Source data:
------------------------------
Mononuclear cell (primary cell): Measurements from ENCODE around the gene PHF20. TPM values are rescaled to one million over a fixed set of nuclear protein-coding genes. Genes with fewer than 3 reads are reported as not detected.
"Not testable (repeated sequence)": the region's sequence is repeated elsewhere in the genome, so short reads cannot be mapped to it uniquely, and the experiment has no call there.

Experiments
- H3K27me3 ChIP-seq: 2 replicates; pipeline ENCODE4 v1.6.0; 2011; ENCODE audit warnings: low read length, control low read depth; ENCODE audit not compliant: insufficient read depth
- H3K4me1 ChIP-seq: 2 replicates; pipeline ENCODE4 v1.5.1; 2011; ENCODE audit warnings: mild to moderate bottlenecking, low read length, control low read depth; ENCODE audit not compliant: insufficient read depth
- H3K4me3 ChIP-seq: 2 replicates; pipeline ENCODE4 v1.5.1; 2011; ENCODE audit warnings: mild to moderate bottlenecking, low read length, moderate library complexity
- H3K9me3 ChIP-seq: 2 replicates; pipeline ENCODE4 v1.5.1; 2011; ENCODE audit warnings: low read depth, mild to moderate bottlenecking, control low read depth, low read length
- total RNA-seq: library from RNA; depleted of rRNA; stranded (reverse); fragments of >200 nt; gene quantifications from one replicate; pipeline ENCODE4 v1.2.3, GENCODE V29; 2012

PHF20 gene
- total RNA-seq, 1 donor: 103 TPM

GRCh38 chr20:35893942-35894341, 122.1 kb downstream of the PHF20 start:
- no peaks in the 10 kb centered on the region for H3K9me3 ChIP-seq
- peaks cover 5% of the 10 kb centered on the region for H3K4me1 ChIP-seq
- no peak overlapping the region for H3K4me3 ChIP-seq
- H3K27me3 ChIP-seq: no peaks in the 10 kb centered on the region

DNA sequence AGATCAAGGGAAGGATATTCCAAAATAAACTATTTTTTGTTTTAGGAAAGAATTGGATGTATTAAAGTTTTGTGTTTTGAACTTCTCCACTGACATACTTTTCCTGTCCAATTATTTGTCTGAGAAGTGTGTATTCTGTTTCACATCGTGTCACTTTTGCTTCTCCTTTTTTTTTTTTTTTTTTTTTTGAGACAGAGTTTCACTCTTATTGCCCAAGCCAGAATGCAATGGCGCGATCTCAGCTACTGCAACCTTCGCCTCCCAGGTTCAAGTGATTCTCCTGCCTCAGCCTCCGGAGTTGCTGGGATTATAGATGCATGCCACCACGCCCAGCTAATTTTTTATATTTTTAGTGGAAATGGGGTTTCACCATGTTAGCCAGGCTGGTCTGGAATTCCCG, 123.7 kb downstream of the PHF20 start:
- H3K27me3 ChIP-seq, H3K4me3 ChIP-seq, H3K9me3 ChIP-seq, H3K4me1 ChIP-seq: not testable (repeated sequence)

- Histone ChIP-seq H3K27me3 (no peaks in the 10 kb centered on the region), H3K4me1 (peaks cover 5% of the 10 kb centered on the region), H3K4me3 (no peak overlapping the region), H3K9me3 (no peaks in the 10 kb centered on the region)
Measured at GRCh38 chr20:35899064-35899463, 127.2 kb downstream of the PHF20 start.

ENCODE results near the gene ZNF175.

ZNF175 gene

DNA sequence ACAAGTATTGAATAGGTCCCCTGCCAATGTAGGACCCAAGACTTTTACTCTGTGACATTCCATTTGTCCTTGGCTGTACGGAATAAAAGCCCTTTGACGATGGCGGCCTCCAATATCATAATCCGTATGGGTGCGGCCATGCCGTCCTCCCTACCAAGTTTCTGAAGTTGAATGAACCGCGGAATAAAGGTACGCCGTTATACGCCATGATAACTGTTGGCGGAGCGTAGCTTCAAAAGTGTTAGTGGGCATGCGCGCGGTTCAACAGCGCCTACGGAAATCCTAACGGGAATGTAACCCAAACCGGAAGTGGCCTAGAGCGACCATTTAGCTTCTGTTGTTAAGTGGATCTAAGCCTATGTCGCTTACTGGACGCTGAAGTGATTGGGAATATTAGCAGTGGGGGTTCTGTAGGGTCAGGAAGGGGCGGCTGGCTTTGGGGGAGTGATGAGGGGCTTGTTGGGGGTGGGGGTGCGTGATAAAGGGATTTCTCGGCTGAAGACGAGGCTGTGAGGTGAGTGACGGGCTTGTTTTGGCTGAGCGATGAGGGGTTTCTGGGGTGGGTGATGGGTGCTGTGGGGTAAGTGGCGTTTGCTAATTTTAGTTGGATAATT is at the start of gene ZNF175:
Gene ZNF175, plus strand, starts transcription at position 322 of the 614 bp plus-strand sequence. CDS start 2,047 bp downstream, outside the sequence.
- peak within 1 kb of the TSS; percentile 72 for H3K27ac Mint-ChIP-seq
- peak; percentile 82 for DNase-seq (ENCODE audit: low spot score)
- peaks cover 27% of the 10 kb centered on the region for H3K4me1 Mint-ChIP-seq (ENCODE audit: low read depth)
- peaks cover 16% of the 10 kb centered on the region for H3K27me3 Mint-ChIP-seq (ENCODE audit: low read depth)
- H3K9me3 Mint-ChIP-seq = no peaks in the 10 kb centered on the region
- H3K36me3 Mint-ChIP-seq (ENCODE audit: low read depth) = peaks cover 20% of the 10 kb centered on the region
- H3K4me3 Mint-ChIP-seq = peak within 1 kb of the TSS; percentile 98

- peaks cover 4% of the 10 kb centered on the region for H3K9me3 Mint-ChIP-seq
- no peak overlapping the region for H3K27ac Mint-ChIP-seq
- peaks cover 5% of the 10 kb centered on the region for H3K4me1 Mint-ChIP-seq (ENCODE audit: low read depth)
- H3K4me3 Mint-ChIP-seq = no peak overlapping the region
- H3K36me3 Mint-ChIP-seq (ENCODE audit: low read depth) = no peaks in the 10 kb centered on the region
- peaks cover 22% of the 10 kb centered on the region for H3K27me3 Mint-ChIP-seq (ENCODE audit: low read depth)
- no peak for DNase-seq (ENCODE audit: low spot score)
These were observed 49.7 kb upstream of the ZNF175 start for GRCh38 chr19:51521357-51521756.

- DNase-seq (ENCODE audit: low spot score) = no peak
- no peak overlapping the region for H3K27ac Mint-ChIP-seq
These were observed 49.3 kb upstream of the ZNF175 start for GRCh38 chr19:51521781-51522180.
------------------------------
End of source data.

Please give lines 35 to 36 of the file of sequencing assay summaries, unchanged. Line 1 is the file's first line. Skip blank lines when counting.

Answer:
- H3K36me3 Mint-ChIP-seq (ENCODE audit: low read depth) = no peaks in the 10 kb centered on the region
- peaks cover 22% of the 10 kb centered on the region for H3K27me3 Mint-ChIP-seq (ENCODE audit: low read depth)